Judge re­jects Ex­elon suit over Conowingo rules

Baltimore Sun - - MARYLAND -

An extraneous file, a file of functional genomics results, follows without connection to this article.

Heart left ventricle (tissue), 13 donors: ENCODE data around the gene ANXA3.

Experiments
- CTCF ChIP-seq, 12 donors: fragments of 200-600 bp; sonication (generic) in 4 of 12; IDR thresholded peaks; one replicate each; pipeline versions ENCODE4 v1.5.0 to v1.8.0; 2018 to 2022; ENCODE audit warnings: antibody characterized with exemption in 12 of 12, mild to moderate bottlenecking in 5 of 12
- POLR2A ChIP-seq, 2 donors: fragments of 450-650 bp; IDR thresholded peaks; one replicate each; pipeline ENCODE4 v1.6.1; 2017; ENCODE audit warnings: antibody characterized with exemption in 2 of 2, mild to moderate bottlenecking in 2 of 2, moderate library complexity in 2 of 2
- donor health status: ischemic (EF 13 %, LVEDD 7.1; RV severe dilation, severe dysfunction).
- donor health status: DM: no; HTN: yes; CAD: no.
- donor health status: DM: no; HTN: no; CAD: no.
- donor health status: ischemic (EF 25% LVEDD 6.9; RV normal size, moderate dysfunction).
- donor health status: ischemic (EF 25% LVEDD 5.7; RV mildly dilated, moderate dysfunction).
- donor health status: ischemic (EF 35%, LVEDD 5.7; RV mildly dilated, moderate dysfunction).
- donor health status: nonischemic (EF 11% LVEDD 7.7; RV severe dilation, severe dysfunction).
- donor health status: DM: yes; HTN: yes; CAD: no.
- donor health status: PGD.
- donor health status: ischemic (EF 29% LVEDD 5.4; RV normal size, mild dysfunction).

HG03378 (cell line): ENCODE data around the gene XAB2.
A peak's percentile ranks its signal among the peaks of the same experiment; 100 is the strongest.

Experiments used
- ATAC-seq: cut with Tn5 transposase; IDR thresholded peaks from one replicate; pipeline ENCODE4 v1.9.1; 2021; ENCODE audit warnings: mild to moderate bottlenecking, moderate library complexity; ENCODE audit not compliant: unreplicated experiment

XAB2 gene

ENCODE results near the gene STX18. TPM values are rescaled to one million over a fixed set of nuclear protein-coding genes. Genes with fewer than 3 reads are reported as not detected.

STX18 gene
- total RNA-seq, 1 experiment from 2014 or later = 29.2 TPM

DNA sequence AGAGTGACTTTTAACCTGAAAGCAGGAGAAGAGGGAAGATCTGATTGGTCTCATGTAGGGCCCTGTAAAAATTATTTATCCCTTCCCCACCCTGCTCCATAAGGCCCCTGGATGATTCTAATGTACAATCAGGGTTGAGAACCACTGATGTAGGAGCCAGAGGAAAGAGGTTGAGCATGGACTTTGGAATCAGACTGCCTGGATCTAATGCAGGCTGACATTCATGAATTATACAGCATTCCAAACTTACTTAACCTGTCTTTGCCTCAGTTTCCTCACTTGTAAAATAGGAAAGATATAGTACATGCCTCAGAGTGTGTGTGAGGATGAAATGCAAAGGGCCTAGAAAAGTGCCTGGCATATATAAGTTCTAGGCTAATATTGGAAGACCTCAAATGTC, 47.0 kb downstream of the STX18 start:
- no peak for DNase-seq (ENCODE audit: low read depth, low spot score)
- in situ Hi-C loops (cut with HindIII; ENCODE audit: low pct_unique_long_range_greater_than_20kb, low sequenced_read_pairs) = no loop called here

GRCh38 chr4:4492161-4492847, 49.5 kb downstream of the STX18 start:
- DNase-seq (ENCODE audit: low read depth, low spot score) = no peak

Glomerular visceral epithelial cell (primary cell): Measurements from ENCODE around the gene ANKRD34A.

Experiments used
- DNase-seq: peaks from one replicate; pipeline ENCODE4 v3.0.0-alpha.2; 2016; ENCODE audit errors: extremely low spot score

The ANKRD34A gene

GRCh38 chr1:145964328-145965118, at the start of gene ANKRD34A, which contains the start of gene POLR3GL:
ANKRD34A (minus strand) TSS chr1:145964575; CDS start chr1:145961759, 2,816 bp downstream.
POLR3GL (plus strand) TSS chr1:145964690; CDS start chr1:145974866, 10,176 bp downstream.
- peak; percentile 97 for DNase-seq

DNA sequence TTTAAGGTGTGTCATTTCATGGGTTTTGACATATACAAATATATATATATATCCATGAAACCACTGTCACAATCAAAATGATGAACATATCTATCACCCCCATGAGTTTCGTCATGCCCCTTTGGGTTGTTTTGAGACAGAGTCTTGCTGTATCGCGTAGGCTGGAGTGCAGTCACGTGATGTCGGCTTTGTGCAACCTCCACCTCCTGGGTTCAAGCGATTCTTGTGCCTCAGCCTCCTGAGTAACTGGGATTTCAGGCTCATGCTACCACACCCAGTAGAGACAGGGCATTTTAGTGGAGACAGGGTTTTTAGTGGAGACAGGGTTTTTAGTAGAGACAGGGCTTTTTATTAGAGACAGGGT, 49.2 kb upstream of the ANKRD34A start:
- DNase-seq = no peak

A Bal­ti­more cir­cuit judge has re­jected a law­suit filed by Conowingo Dam owner Ex­elon Corp. against the state of Mary­land, say­ing the com­pany was pre­ma­ture in su­ing en­vi­ron­men­tal reg­u­la­tors over de­mands that it do more to re­duce pol­lu­tion flow­ing into the Ch­e­sa­peake Bay from the Susque­hanna River. The com­pany can’t go to court to fight per­mit re­quire­ments im­posed by the state un­til it has ex­hausted its op­tions un­der Mary­land’s ad­min­is­tra­tive ap­peals statute, Judge Pamela J. White ruled. An Ex­elon ap­peal to the Mary­land Depart­ment of the En­vi­ron­ment is still pend­ing. So is a com­pan­ion law­suit that the Chicagob­ased com­pany filed in fed­eral court at the same time as the Cir­cuit Court law­suit. Gov. Larry Ho­gan, a Repub­li­can who is in the midst of a re­elec­tion cam­paign against Demo­cratic chal­lenger Ben Jeal­ous, none­the­less cel­e­brated White’s de­ci­sion. Ho­gan said “his­toric progress” at im­prov­ing the Ch­e­sa­peake Bay’s health could be put at risk “if we do not pur­sue a com­pre­hen­sive re­gional ap­proach to re­duc­ing pol­lu­tion in the Susque­hanna River.” Mary­land en­vi­ron­ment Sec­re­tary Ben Grum­bles called the rul­ing “great news for clean wa­ter and a step for­ward in the restora­tion of the Ch­e­sa­peake Bay.” Ex­elon of­fi­cials said they plan to con­tinue to con­test the state per­mit, known as a wa­ter qual­ity cer­ti­fi­ca­tion, be­cause it “sets a prece­dent of as­sign­ing sole re­spon­si­bil­ity for pol­lu­tion to the Conowingo Dam.” to con­sider al­ter­na­tives to raz­ing build­ings in flood-prone El­li­cott City. County Ex­ec­u­tive Al­lan Kit­tle­man this week signed leg­is­la­tion to par­tially fund a $50 mil­lion project to re­move 13 build­ings from the his­toric down­town to help pro­tect the area from dam­age caused by ma­jor floods. The new re­port, con­ducted by Simp­son Gumpertz & Heger for Preser­va­tion Mary­land, said the county has not “fully vet­ted” flood mit­i­ga­tion strate­gies that ad­dress safety and pre­serv­ing the his­toric town. The firm rec­om­mends the county en­list Preser­va­tion Mary­land and the Mary­land His­toric Trust to re­view the plan’s so­cial and fi­nan­cial im­pli­ca­tions and “eval­u­ate the fea­si­bil­ity and cost of the al­ter­nate tun­nel bores.” The re­port also en­cour­ages the county to ini­ti­ate a “pro­gram to struc­turally re­in­force and wet flood­proof his­toric build­ings in the flood­plain” and “ex­plore the vi­a­bil­ity of im­ple­ment­ing struc­tural re­in­forc­ing el­e­ments in tan­dem with wet flood­proof­ing mea­sures to create Open First-Floor con­cepts within the ten build­ings pro­posed for de­mo­li­tion.” The third-party engi­neer­ing re­port did not es­ti­mate costs for the var­i­ous pro­pos­als. Un­der the open first-floor model, the county would ac­quire and main­tain the 10 build­ings on lower Main Street and al­low the first floor to be an open space for wa­ter to run through dur­ing an in­tense storm. “Ac­cess to sec­ond floors would be pro­vided to create res­i­den­tial, liv­ing and/or of­fice op­por­tu­ni­ties,” the third-party re­port said. white supremacy — were found Oct. 5 writ­ten in the grout of a bath­room stall wall in an aca­demic build­ing on cam­pus. Dur­ing an Oct. 8 off-cam­pus party at which peo­ple were draw­ing on one an­other’s shirts, one per­son drew swastikas on the T-shirts of two peo­ple, ac­cord­ing to the univer­sity depart­ment of di­ver­sity’s hate-bias re­port log. The log, which is not avail­able for view­ing with­out univer­sity iden­ti­fi­ca­tion, was cre­ated as one of sev­eral rec­om­men­da­tions made by a di­ver­sity task force in May. The task force based the rec­om­men­da­tions on a cam­pus cli­mate re­port. In ad­di­tion to cre­at­ing the log, univer­sity of­fi­cials agreed to add a con­duct pol­icy that pro­hibits threats or in­tim­i­da­tion and to hire a pro­gram man­ager for “hate-bias re­sponse.” Park­way north of In­ter­state 195 around 5:45 a.m. Po­lice said Hugh An­thony Clarke, 44, crashed his Honda Pi­lot into a ca­ble bar­rier in the me­dian while driv­ing south­bound. He got out of his car and be­gan walk­ing in the left lane of the road­way when he was struck by a pass­ing truck, po­lice said. Po­lice said Wal­ter John Riehl Jr., 56, of Penn­syl­va­nia, had swerved his Penske truck in an at­tempt to avoid hit­ting Clarke, but ul­ti­mately struck him with a side-view mir­ror. Clarke was taken to the Univer­sity of Mary­land Shock Trauma Cen­ter in Bal­ti­more where he was de­clared dead. Po­lice said they don’t be­lieve Riehl to have been in­tox­i­cated or speed­ing at the time of the crash, but are still in­ves­ti­gat­ing.

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